Price city selects block grant application project
The public hearing in preparation to apply for 2003-2004 community development block grant funding was conducted at the Price City Council meeting Oct. 9.
The hearing was called to consider potential projects which funding may be applied under the block grant program.
The grant money must be spent on projects benefiting low and moderate income persons.
Price community director Nick Tatton suggested officials look at funding a mapping sytem to identify specific areas and assets of the city, especially areas such as utilities.
The hardware would be helpful in mapping and tracking city services.
The Southeastern Utah Association of Local Governments, of which Price Municipal Corporation is a member, expects to receive $39,154 in the new program.
All eligible activities that can be accomplished under the program are identified in the CDBG application guide and interested persons can review it at any time.
City engineer Gary Sonntag read information concerning the grant which indicated that potential projects that may be eligible for funding.
The projects included the construction of public works and facilities like food banks and homeless shelters or the development of loan programs for private businesses which would hire low income persons. The program can also pay for housing rehabilitiation for low income homeowners.
Price officials approved the mapping service as the city's project for the application.
The city has received grant money in the past for pedestrian safety sidewalk improvements, planning and design as well as Americans with Disabilities Act restroom construction.
Price has included the city's capital investment plan as part of the regional consolidated plan.
Councilwoman Elizabeth Kourianos reported on the shade tree commission's progress on the development of a memorial grove near Cliffview Cemetery.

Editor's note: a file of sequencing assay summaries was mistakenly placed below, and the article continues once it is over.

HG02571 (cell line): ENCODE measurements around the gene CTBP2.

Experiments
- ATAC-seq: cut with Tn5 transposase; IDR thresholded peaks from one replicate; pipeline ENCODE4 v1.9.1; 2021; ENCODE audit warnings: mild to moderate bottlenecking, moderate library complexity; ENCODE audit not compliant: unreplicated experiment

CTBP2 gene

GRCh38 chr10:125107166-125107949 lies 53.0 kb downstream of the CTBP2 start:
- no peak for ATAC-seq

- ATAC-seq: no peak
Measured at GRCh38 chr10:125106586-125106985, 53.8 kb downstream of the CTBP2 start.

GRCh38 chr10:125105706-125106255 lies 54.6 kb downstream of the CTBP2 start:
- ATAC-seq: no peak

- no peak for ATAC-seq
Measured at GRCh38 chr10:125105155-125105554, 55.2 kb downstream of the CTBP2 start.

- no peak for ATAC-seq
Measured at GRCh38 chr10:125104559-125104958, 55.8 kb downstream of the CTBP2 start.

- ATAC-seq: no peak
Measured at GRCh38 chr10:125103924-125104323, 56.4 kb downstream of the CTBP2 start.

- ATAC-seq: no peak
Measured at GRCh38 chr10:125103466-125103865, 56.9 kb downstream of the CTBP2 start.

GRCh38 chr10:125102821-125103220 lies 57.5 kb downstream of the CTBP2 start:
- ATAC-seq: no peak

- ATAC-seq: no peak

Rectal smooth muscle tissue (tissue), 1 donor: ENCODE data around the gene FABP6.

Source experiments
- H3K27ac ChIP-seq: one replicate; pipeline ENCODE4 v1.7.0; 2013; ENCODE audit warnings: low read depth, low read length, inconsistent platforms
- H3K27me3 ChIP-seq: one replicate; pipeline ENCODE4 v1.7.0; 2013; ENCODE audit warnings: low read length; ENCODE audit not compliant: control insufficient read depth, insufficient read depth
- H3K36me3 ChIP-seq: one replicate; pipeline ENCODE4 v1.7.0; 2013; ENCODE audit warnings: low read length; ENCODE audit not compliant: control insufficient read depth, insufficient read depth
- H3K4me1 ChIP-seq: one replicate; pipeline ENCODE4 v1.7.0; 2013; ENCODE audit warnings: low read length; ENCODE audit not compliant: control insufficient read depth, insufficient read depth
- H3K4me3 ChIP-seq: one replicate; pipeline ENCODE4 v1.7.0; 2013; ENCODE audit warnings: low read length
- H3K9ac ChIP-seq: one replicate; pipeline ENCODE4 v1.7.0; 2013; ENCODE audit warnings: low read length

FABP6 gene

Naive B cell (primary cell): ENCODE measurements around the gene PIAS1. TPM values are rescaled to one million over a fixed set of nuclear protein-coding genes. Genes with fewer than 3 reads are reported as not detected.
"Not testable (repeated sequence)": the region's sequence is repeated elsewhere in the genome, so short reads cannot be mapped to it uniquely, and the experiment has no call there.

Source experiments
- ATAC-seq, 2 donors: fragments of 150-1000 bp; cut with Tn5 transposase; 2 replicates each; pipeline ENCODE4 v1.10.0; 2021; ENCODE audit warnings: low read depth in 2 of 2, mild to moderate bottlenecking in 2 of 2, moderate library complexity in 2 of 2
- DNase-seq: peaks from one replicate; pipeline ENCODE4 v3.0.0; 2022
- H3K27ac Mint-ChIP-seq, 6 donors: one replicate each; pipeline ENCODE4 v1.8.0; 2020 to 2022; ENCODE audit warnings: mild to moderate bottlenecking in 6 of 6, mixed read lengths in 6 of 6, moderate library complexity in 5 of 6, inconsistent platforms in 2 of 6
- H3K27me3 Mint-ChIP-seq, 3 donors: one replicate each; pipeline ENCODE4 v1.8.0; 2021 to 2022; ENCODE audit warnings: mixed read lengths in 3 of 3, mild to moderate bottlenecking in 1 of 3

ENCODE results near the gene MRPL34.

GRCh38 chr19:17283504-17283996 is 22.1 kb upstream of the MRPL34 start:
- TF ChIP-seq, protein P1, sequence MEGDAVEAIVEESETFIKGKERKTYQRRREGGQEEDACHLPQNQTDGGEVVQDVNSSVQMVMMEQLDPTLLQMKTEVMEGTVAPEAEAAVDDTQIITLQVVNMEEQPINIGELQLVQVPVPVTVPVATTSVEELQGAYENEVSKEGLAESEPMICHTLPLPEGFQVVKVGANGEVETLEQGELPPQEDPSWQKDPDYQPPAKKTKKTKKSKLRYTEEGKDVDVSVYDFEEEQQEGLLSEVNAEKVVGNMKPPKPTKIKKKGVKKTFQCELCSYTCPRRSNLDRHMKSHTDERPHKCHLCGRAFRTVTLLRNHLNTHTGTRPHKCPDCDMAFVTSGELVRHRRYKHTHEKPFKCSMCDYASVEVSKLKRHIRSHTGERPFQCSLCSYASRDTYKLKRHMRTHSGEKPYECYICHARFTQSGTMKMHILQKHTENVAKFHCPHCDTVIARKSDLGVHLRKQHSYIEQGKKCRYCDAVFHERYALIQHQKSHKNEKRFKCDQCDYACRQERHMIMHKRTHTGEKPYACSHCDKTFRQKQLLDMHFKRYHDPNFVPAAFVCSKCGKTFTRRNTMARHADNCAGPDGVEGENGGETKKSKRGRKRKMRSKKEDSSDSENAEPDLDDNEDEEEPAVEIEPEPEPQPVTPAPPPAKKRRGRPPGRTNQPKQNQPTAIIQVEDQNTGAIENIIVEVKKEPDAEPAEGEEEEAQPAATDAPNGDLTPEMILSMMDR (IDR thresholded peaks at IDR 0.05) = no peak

On Oct. 21, veterans groups have been invited to assist in planting trees donated by Utah Power to honor military personnel who have lost their lives.
More than an acre is dedicated for the Memorial Grove.
Permission was granted to purchase two Kustom Signal Eyewitness camcorders for the city's new police vehicles. The costs will primarily be covered by a 2002 law enforcement block grant.
Price was awarded $6,840 in local law enforcement grant revenues, with a match of $760. Each camcorder will cost $3,800 through the Utah state bid.
Severe leaking unexpectedly occurred on the boiler at the swimming pool a couple weeks ago. Several heating tubes were cracked and needed to be replaced.
R&L Boiler completed the repairs and billed the city $4,629. The council approved the payment for the repair work.
Councilman Richard Tatton reported that the sign for Heritage Park is being worked on and two new programs are being proposed for the city recreation department.
The programs include training for all-terrain vehicle usage for people 18 years or older and family based education on sexuality.
Council members Betty Wheeler and Don Reaveley attended a workshop in Richfield recently on how to make downtown come alive.
Several ideas from the conference were shared with the council, including using the historical significance of the town as a draw as well as marketing the city's brand.
More ideas from the conference will be shared on cultivating downtown business.
In addition, the bid opening for construction of the swimming pool boiler system was conducted at last Wednesday's council meeting.
The boiler is worn out and has been leaking severely. It has been shut down three times for repairs and without an operating boiler the pools facility will be shut down.
Two bids were received, the lowest coming in at $189,995. Anticipated costs for the repair was substancially lower, estimated at $50,000.
A committee of elected representatives and city employees was formed to discuss the budget, the anticipated costs and the bids and bring back a recommendation to the Price council.